'In the House' has a great premise but fails to fully explore its plot

'In the House' is directed by François Ozon.

Courtesy of Cohen Media Group
'In the House' stars (l. to r.) Ernst Umhauer, Denis Ménochet, Emmanuelle Seigner, and Bastien Ughetto.

The premise of François Ozon’s “In the House” is so suggestive that I kept waiting for the film to become wonderful. That never happens, but at least the premise engages the mind, if not always the eye.

Claude (Ernst Umhauer), a clean-cut 16-year-old student from a working-class family, always sits in the back row of his classroom. He’s not shy exactly. He just wants to be able to scope out the foreground. His teacher, Germain (Fabrice Luchini), recognizes early on that Claude may have a literary gift. A bit fussy and rule-bound, Germain wrote an undistinguished novel years before and sees in Claude the promising writer he once fancied himself to be.

Things become interesting when Claude befriends his middle-class classmate Rapha (Bastien Ughetto). Acting as a math tutor, he wheedles his way into Rapha’s family, paying special attention to his attractive mother, Esther (Emmanuelle Seigner). Taking notes, he incorporates his increasingly intimate observations about the family into writing assignments that Germain finds himself hooked on.

The twist here is that Germain begins coaching Claude about the “story line” he’s developing, encouraging the boy to ever more outrageous and dubious acts within the family. But who is really controlling whom here? And is what we are watching actually happening or just a projection of Claude’s – or Germain’s – fantasies?

The French love their metanarrative games, but at least “In the House” is playful. It’s no “Last Year at Marienbad.” Ozon, whose uneven career includes at least one first-rate film, “Under the Sand,” directs with a balmy equipoise. The story may darken, events may lurch into territory that would not seem out of place in a surrealist jape by Luis Buñuel, and yet the stops are never pulled all the way out.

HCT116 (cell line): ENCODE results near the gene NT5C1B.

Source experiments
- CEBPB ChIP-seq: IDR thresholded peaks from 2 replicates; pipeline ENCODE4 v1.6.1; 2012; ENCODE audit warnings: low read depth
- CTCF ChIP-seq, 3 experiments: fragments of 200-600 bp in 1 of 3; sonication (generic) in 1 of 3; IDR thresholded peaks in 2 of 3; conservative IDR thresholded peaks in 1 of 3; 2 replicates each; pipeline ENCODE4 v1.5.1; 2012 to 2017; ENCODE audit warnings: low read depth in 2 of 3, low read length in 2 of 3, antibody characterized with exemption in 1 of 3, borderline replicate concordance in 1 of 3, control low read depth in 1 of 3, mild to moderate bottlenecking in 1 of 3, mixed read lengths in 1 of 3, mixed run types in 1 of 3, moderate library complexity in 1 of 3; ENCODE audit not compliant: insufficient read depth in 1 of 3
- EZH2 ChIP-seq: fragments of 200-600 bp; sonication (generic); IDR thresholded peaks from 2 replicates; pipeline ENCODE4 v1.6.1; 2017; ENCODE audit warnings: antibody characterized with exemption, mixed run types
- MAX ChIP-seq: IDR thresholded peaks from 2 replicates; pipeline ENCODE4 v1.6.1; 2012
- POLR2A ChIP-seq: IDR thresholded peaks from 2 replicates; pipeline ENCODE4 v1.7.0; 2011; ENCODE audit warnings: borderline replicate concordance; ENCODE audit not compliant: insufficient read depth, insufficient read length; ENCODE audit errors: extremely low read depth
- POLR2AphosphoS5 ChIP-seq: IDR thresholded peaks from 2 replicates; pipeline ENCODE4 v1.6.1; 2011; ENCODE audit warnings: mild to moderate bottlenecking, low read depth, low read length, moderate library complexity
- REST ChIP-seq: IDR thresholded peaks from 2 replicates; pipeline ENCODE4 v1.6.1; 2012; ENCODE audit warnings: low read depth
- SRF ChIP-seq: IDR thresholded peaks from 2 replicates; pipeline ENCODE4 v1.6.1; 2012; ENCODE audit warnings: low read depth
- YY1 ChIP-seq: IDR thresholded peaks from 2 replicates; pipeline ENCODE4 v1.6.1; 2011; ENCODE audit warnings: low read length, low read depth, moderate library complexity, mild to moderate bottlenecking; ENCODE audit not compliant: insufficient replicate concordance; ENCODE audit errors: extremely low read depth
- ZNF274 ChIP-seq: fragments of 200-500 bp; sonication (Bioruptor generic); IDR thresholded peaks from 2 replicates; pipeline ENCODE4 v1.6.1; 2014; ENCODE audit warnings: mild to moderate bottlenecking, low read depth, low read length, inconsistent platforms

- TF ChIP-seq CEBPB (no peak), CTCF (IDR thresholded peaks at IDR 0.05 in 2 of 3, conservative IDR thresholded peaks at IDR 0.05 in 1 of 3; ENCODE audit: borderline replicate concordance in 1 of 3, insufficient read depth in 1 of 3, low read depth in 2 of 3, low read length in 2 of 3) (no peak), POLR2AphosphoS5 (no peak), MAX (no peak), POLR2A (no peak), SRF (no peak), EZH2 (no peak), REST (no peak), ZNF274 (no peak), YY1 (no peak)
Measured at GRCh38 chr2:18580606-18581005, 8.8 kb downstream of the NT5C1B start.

Ozon may have decided that creepiness is best conveyed with a light touch. But too often he just seems to be abdicating the material’s most resonant potential. Buñuel would have brought out its gleaming perversities. The film is child’s play compared with the Spike Jonze-Charlie Kaufman comic masterpiece “Adaptation,” still the best movie ever made about the crazymaking meta-mess of a fiction writer’s life. Ozon is a bit too much like Germain: He’s too straitened by his comfy, middle-class mind-set.

But “In the House” does at least engage us. It even enlists us implicitly as co-conspirators in Claude’s devious storytelling. We may disapprove of his machinations inside that house and his manipulations of both Germain and Germain’s equally hooked wife, Jeanne (Kristin Scott Thomas, speaking perfect French). But we also want his story – real or imagined, or a little of both – to follow every forbidden byway. In effect, what Ozon is saying is that, because we are as enthralled as Germain, we can’t condemn the boy for what he does. A good story trumps good behavior.

If “In the House” were a richer movie, it might have explored these complications instead of just laying them out for us. In a way, Ozon is as much of a tease as Claude. He leads the audience along without ever really giving us what we want. While watching this movie, I kept remaking it in my mind. Maybe that was part of Ozon’s plan. He’s coaxing us into being storytellers, too. Grade: B (Rated R for sexual content and language.)

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